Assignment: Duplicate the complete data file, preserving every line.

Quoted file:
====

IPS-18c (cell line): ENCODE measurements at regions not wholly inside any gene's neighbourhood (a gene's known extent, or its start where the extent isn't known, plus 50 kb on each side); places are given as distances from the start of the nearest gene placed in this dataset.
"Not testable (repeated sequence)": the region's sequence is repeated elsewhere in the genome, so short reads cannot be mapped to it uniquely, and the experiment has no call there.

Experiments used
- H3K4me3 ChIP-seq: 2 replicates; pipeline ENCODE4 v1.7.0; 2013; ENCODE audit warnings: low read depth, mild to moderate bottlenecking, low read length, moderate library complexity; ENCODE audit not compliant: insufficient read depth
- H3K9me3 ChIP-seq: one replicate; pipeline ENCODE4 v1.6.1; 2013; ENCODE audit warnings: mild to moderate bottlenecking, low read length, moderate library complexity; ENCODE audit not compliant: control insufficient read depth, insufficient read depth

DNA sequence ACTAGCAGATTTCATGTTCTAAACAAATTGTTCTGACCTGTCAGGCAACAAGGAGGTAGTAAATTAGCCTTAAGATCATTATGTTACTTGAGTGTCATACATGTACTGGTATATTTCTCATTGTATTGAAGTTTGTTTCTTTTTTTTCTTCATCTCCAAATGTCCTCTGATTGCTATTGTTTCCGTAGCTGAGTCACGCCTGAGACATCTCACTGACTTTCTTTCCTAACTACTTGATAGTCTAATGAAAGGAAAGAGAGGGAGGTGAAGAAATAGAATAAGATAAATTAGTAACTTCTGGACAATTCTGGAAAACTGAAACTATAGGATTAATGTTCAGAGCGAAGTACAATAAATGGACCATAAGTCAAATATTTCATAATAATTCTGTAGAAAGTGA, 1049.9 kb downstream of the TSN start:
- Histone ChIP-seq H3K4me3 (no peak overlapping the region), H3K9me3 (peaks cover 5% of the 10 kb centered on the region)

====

IPS-18c (cell line): ENCODE measurements at regions not wholly inside any gene's neighbourhood (a gene's known extent, or its start where the extent isn't known, plus 50 kb on each side); places are given as distances from the start of the nearest gene placed in this dataset.
"Not testable (repeated sequence)": the region's sequence is repeated elsewhere in the genome, so short reads cannot be mapped to it uniquely, and the experiment has no call there.

Experiments used
- H3K4me3 ChIP-seq: 2 replicates; pipeline ENCODE4 v1.7.0; 2013; ENCODE audit warnings: low read depth, mild to moderate bottlenecking, low read length, moderate library complexity; ENCODE audit not compliant: insufficient read depth
- H3K9me3 ChIP-seq: one replicate; pipeline ENCODE4 v1.6.1; 2013; ENCODE audit warnings: mild to moderate bottlenecking, low read length, moderate library complexity; ENCODE audit not compliant: control insufficient read depth, insufficient read depth

DNA sequence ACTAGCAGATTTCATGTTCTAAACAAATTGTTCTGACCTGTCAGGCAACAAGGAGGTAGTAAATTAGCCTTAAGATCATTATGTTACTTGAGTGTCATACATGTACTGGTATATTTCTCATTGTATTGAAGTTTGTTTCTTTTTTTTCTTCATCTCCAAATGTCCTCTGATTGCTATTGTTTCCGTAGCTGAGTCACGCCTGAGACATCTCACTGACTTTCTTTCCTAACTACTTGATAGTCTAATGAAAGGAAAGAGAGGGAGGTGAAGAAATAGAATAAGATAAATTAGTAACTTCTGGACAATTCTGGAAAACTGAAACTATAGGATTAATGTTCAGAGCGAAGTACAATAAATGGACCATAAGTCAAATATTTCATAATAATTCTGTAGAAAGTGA, 1049.9 kb downstream of the TSN start:
- Histone ChIP-seq H3K4me3 (no peak overlapping the region), H3K9me3 (peaks cover 5% of the 10 kb centered on the region)